Book I: Establishment of Epicureanism through Torquatus
Epicureanism appeals to the masses for its notion that happiness and pleasure consists of performing right and moral actions for one’s own sake. Pleasure is the highest good, without need for justification because we perceive them as true through our senses, and pain is the highest evil.
Epicurean Pleasure: Greatest pleasure is freedom from pain, Cicero says not true.
“The pleasure we deem greatest is that which is felt when all pain is removed. For when freed from pain, we take delight in that very liberation and release from all that is distressing.” (1.37)
“Every animal as soon as it is born seeks pleasure and rejoices in it, while shunning pain as the highest evil and avoiding it as much as possible. This is behavior that has not yet been corrupted, when nature’s judgment is pure and whole.” (1.30)
Kinetic pleasure: “the sort of pleasure which stirs our nature with its sweetness and produces agreeable sensations in us.” (1.37)
No one desires pain because it is pain, but there are times where “effort and pain are the means to some great pleasure,” (1.32) such as hard bodily exercise leading to an agreeable state thereafter.
Conversely, those who are blinded and corrupted by immediate pleasure and fail to see the pain to come or those who abandon their duties by avoiding effort and pain are to be criticized. (1.33)
Physics: Physics explains nature, and by understanding it, we free ourselves of ignorance and fear from things we do not know, which bring us pain.
“It is through physics that the meaning of terms, the nature of speech, and the rules of inference and contradiction can be understood. By knowing the nature of all things we are freed from superstition and liberated from the fear of death.” (1.63)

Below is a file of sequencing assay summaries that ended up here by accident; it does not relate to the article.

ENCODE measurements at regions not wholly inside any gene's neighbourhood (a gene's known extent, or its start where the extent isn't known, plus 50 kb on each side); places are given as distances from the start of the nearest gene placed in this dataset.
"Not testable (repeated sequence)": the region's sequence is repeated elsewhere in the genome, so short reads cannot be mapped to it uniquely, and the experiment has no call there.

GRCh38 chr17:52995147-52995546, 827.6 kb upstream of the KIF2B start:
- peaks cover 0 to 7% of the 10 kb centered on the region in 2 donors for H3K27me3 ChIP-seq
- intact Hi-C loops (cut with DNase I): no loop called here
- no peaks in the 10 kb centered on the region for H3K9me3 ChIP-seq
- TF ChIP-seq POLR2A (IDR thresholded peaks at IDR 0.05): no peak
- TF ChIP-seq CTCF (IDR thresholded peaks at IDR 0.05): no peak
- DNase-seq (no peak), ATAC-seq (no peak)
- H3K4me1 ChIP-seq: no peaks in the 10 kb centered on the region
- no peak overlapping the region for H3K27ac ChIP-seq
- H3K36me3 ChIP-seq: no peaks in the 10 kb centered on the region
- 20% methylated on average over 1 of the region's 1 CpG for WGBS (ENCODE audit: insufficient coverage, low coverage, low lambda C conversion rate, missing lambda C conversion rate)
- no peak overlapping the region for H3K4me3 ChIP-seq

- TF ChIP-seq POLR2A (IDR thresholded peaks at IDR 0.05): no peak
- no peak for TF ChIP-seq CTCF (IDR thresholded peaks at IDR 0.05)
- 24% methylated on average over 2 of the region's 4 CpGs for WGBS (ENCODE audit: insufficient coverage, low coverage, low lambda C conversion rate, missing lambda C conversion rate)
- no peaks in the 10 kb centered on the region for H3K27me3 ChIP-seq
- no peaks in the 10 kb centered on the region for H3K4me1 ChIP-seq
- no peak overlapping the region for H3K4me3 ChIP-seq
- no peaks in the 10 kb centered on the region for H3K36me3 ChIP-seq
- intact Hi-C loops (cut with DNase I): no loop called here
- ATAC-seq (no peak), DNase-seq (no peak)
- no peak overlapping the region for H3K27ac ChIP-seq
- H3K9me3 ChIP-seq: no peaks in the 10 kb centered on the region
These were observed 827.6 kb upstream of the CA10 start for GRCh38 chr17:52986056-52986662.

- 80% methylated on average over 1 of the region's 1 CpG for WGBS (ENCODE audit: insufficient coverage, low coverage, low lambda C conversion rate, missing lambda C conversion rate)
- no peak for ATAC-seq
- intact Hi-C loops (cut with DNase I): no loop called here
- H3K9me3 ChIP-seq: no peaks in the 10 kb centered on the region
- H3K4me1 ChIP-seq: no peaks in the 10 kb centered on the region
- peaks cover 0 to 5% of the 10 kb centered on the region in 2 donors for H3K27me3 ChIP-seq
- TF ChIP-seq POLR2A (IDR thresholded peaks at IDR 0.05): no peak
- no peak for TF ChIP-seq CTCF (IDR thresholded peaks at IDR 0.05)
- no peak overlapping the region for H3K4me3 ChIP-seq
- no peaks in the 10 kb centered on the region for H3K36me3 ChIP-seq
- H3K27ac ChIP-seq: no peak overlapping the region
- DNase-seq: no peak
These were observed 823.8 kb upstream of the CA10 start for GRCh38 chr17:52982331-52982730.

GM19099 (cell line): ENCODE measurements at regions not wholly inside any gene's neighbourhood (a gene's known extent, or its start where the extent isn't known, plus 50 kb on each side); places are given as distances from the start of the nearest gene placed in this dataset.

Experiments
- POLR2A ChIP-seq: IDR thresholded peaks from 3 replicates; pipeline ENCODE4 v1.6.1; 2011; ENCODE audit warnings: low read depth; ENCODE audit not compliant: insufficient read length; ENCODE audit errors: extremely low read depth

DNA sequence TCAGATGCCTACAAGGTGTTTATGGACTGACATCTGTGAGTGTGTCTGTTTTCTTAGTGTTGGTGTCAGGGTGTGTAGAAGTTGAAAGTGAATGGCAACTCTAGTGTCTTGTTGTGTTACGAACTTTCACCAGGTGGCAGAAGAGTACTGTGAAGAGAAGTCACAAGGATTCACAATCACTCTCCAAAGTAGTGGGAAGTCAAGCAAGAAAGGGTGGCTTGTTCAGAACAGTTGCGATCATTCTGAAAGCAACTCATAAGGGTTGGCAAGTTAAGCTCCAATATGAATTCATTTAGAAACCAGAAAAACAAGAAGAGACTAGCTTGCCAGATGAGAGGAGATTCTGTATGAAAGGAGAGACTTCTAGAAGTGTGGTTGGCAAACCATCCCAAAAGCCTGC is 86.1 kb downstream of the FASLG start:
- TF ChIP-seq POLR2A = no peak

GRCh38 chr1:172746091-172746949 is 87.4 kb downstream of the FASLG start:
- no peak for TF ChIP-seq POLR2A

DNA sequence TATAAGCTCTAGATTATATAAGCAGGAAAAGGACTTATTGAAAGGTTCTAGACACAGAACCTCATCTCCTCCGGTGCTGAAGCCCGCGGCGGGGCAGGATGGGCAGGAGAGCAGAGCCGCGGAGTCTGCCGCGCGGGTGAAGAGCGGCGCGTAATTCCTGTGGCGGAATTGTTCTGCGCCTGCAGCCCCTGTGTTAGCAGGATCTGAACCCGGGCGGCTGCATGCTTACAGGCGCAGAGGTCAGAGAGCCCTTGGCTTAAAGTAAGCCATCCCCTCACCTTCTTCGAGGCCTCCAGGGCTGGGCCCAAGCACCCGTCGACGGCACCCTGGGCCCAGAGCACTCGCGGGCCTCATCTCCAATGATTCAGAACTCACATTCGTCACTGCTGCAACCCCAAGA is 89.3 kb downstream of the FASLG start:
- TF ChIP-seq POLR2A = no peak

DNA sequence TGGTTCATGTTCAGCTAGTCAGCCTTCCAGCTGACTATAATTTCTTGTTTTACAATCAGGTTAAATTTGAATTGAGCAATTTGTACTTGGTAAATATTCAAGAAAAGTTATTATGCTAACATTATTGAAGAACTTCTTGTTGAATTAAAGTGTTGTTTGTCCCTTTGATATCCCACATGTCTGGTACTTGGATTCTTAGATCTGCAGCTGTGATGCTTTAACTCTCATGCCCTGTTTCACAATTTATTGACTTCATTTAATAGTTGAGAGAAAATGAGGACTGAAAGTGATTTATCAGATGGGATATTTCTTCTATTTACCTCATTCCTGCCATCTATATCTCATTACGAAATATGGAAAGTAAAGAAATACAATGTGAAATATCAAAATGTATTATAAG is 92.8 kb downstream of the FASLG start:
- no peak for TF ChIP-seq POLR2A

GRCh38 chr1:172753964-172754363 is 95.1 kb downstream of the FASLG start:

“We will never allow anyone’s rhetoric to sway us from our views. But if we do not clearly grasp the nature of the universe, then there is no way in which we will be able to defend the judgments of our senses.” (1.63-64)
Book II: Cicero’s examination of Epicureanism
Epicurean desires: Cicero disagrees with Epicurus that desires simply need to be limited - “the wise person who is always happy is one who sets desire within limits.” (1.62)
“It needs rather to be rooted out and destroyed, or else desire of every kind might be legitimate. So we would allow greed within limits, adultery within bounds, licentiousness likewise.” (2.27)
Epicurean inconsistencies: Cicero points out inconsistencies
Epicurus relies on kinetic pleasure to establish that pleasure is what we naturally seek. (“As soon as a living creature is born, it delights in pleasure and seeks it as a good, while shunning pain as an evil.” (2.31)) How can nature be driven by kinetic pleasure, yet static pleasure also be the supreme good?
Instead, Cicero believes a child is moved simply by self-preservation and self-love; to keep themselves safe and sound rather than seeking pleasure or avoiding pain.
Epicurus believes senses decide pleasure is good, but Cicero thinks senses can only judge “sweetness and bitterness, smoothness and roughness, proximity and distance, rest and motion, sureness and roundness.” (2.36)
Thus, “no theory of the supreme good will be approved if it gives either pleasure or freedom from pain a role, or gives no role to morality.” (2.38)
Humans born to do two things: to think and act, and human powers of reasoning indicate that human beings were not meant to simply do nothing but enjoy pleasures.
Criticizes other philosophers and through elimination, boils it down to pleasure (Epicurus) vs. virtue (Cicero). Since Epicurus thinks everything